Teachers hired after Jan. 1, 2022, will have a new, less-costly pension plan under House Bill 258. Bill co-sponsor Boone County Republican Rep. Ed Massey said it will save the state $3.57 billion over the next 30 years.

Stephanie Wolf

Gov. Andy Beshear has vetoed two controversial education bills: One would create a $25 million tax-credit program to fund private school tuition; another would add a less-costly tier to the state’s teacher pension program for new hires. 

During a Wednesday press conference, Beshear said the measures “represent a direct attack on public education.”

The most divisive bill is House Bill 536, the tax-credit scholarship measure, which Beshear called “unconstitutional,” saying it diverts tax dollars to private schools.

“This measure would greatly harm public education in Kentucky by taking money away from public schools and sending it to unaccountable, private organizations with little oversight,” Beshear said.

Stephanie Wolf

Gov. Andy Beshear vetoed five bills Monday aimed at stripping away several powers his office has historically held. Beshear, a Democrat, called the Republican bills “purely partisan.”

“These bills were more politically-related, violate our state constitution, [and] chip away at our strong separation of powers simply because of who is sitting in this chair, and who is not,” Beshear said during a Monday afternoon press conference.

Republicans in the General Assembly, who have a veto-proof majority in both chambers, will likely override Beshear’s vetoes.

Creative Commons

Kentucky state lawmakers passed several bills that would bring big changes to K-12 education Tuesday, including a teacher pension reform measure and a controversial tax-credit scholarship program.

Tuesday was the last day of the Kentucky General Assembly’s legislative session before the veto period, and lawmakers passed a flurry of bills before the midnight deadline. This gives them an opportunity to override any vetoes from Gov. Andy Beshear when they return for the last two days of the session at the end of the month.

Jess Clark | WFPL

A Kentucky House bill requiring school districts to offer at least two days a week of in-person learning by March 29 has cleared the state Senate. 

The bill is mostly aimed at Jefferson County Public Schools, which has been fully virtual since last March, when buildings closed due to the coronavirus pandemic. 

Anticipating passage of the bill by both chambers, the Jefferson County Board of Education voted 4-3 last week to begin a phased reopening with a hybrid learning schedule, starting March 17. 

The bill passed 28-8 and now heads back to the House for consideration of a few changes made by the Senate.

Ryan Van Velzer

Forecasters are predicting a “major, major” winter weather event to hit Kentucky and southern Indiana beginning Wednesday afternoon, according to Kentucky Emergency Management Director Michael Dossett. He warned ice could be a significant threat.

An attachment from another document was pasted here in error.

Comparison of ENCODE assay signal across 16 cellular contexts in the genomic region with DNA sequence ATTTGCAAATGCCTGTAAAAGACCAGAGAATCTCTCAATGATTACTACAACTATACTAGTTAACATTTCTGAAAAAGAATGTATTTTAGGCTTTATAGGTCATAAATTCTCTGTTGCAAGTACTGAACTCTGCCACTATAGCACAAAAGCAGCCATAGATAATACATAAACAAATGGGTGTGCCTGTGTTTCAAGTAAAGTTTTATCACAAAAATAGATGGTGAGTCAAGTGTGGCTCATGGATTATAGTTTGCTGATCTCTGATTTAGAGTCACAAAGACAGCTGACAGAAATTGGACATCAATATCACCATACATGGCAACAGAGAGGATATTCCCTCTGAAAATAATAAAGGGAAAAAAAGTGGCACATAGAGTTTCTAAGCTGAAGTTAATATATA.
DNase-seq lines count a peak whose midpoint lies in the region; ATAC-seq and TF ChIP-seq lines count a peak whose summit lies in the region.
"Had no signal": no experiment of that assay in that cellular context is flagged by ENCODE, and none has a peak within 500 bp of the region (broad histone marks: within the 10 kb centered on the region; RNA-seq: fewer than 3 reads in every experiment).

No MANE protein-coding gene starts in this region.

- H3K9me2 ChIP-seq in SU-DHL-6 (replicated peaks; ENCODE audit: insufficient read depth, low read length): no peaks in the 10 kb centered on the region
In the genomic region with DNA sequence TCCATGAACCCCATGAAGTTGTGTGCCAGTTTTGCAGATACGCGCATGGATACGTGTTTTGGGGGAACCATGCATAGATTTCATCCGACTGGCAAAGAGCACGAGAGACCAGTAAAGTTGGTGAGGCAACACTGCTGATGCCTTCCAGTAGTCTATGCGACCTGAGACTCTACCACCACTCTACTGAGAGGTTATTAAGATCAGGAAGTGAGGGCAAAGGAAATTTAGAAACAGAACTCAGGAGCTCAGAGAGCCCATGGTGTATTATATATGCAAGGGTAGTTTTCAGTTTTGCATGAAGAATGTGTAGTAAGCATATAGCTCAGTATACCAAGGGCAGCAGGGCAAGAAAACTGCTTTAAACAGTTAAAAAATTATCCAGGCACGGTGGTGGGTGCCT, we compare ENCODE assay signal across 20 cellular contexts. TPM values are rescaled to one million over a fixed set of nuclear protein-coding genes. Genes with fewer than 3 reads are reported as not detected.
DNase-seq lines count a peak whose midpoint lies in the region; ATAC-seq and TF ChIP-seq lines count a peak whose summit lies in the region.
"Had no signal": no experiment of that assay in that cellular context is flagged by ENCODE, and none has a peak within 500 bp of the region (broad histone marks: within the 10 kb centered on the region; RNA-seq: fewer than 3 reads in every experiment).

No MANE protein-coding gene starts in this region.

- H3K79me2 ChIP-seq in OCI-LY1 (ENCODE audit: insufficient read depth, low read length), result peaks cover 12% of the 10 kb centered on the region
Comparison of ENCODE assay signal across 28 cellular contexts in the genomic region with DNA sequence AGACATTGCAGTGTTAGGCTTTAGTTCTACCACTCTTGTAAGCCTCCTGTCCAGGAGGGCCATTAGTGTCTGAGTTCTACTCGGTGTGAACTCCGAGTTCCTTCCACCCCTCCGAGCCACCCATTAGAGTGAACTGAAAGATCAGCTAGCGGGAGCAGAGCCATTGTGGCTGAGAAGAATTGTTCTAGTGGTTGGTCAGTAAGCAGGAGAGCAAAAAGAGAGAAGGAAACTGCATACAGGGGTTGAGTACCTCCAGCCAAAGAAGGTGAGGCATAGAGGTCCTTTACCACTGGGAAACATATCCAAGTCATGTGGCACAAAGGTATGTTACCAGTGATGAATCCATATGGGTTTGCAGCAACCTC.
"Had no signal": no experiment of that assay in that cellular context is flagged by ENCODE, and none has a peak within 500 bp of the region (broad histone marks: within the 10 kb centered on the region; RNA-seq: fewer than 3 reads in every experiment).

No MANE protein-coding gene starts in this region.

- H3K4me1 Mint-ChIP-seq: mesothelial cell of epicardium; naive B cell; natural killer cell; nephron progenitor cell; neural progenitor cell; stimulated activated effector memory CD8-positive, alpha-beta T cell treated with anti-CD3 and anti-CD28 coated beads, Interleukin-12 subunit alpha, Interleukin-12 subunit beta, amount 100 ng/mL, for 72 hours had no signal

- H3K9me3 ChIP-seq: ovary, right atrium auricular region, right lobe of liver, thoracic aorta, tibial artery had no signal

Dossett said the most significant precipitation is expected between 5 p.m. Wednesday and 3 a.m. Thursday. Total precipitation is expected to be between 0.25 inches to 0.5 inches.

“The roadways are going to be extraordinarily dangerous,” due to freezing rain, ice, sleet and snow, Dossett said. The greatest impact will be in central and southern Kentucky.

Thomas Galvez/Creative Commons

Kentucky House lawmakers are trying, again, to pass a bill allowing students with felony convictions to use their Kentucky Educational Excellence Scholarship, or KEES, funding.

Kentucky high school students are eligible to get a certain amount of college funding based on their GPAs and test scores through the KEES scholarship program, which is funded by the state lottery.

The higher a student’s GPA, the more funding the student receives, up to $2,000 if they maintain a 4.0 GPA for four years. Students can also earn more based on their ACT score, or scores on Advanced Placement (AP), International Baccalaureate (IB) or Cambridge Advanced International (CAI) exams.

Stephanie Wolf

Kentucky has surpassed another grim milestone in the coronavirus pandemic. Saturday Gov. Andy Beshear reported the state’s death toll from COVID-19 has now reached more than 4,000 people. Beshear reported 49 new deaths, bringing total deaths to 4,020. 

The state marked 3,000 deaths just weeks ago in mid-January.

The governor also reported another 1,998 new cases. The state’s seven-day average of new cases has been on the decline after a post-holiday surge. But public health officials are worried about Super Bowl gatherings becoming super-spreader events, and are warning people to avoid hosting or attending Super Bowl parties.

Across the state, 1,294 people are hospitalized with the virus. Of those people, 318 are in the ICU and 164 are on a ventilator.

Creative Commons

A bill reforming the teacher pension system for new hires cleared the Kentucky State House Thursday afternoon, less than two hours after coming out of a legislative committee.

The bill would put teachers hired after Jan. 2022 into a different “tier” than current employees. The new tier would have a smaller defined benefit than the existing plan, but would also have an additional defined contribution, meaning a portion of retirees’ total benefits could fluctuate based on the treasury rate, but would not go down in value. 

The bill’s sponsor, Rep. Ed Massey (R-Boone), said the average payment would be 74% of the teacher’s salary, similar to salary replacement for the current plan and would save the state $3.57 billion over the next 30 years.